April Freeman Banner 2014
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The Case for Voluntary Private Cooperation

We don't need nations, flags, and armies to make us prosperous

APRIL 16, 2014 by MICHAEL MUNGER

Forget the "markets vs. the State" debate. Systems of voluntary cooperation are what build societies and prosperity.

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Cliches of Progressivism

#1 -- Income Inequality Arises From Market Forces and Requires Government Intervention

APRIL 15, 2014 by MAX BORDERS

When economic inequality arises naturally in the marketplace, it largely reflects the ability of individuals to serve others; when it arises from political connections, it's unfair and corrupt.

Feature

For the Love of Money?

Money at the margin, not everything for money

APRIL 11, 2014 by GARY M. GALLES

Nobody does everything simply for the money. But criticizing markets for allowing money to mediate amounts to attacking their voluntary basis.

ANYTHING PEACEFUL ANYTHING PEACEFUL

Profiting Off of the Children

Don’t be horrified that someone might make money improving education

Misspent public education funding is a serious problem. But worrying that the profit motive will somehow make this worse ignores the solution--and all of the data.

The Economics of the Corn Dog: Correcting a Misattribution to Adam Smith

Adam Smith used labor as a measure of value rather than value's determinant. Karl Marx also did not use the quantity of labor employed in production as the determinant of market prices.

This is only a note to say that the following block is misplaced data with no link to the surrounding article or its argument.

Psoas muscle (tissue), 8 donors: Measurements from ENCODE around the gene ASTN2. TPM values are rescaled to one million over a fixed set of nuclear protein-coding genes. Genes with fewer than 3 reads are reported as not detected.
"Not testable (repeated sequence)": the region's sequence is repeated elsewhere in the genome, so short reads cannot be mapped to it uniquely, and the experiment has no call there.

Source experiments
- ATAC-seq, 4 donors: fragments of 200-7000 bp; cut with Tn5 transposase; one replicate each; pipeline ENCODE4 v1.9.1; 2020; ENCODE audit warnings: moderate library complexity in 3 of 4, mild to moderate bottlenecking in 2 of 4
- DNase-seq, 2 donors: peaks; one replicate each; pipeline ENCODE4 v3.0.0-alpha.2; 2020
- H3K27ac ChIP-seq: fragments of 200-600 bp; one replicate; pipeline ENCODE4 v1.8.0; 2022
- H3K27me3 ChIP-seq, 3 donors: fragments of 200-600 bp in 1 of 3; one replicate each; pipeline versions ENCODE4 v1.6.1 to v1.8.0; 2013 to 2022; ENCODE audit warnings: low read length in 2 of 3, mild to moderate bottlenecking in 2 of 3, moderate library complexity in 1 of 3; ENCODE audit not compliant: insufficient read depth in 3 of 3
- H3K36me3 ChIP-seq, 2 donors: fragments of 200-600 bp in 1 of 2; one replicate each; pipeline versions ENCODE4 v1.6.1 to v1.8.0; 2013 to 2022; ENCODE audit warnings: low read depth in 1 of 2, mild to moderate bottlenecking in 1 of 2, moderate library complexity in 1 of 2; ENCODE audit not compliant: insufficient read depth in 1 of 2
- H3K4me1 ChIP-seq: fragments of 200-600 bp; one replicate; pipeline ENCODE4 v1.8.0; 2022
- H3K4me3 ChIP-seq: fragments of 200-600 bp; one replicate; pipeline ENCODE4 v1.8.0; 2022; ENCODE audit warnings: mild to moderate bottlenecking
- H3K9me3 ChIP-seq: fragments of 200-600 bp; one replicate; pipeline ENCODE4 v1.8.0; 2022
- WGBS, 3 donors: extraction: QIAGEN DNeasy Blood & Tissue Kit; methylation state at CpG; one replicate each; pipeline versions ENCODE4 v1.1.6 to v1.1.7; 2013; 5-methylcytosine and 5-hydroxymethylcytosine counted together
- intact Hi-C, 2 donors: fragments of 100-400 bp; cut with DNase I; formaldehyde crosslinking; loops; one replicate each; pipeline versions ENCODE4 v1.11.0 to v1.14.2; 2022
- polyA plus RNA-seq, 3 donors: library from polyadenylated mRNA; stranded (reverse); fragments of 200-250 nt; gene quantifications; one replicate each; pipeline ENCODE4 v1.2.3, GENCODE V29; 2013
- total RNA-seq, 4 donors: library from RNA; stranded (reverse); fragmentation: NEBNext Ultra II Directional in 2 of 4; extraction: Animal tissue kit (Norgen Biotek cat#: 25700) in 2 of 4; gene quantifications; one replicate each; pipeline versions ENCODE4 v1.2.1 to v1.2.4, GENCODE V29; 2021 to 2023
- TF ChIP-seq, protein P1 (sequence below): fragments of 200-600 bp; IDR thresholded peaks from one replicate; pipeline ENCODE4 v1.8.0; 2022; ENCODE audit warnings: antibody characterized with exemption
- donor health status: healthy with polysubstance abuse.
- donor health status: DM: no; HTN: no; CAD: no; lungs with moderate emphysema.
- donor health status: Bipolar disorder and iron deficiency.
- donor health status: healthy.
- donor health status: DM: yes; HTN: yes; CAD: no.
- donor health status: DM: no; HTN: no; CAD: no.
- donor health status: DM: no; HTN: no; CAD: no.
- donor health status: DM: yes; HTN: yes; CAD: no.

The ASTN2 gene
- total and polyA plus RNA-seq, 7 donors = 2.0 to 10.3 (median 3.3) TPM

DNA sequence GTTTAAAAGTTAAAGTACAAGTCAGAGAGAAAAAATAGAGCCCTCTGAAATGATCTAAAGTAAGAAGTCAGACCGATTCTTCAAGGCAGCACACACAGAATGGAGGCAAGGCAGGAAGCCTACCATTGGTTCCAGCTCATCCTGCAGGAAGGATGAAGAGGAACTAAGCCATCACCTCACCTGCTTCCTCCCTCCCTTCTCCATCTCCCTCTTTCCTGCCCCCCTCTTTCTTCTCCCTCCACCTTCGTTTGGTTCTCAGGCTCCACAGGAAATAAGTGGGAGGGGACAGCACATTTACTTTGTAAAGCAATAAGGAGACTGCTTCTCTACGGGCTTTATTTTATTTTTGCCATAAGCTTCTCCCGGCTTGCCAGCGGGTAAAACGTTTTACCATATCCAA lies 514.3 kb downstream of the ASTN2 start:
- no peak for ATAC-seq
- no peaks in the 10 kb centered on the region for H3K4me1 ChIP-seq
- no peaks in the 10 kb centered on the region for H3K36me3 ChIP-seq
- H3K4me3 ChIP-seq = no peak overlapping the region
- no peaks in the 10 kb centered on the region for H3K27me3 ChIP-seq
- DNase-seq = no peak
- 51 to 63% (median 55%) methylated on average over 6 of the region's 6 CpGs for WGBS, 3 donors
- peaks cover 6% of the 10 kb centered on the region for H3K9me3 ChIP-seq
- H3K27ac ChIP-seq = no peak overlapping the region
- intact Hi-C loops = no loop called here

THE ARENA

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Which Way Do You Lean on Economic Theory?

Whose approach do you find yourself taking more often, Mises's or Friedman's? Read both quotes and choose the one that aligns with your opinion of what makes for good economics.

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April 2014

Around the world, people are struggling to throw off authoritarianism, with deeply mixed results. From Egypt to Venezuela, determined people build networks to overthrow their regimes, but as yet we have not learned to live without Leviathan. In this issue, Michael Malice and Gary Dudney discuss their glimpses inside totalitarian regimes, while Sarah Skwire and Michael Nolan look at how totalitarian regimes grind down the individual--and how individuals fight back. Plus, Jeffrey Tucker identifies a strain in libertarianism that, left unchecked, could reduce even our vibrant movement to something that is analogous to the grim aesthetic of architectural brutalism. The struggle for our lives and freedom is a struggle for beauty; it begins inside each of us.
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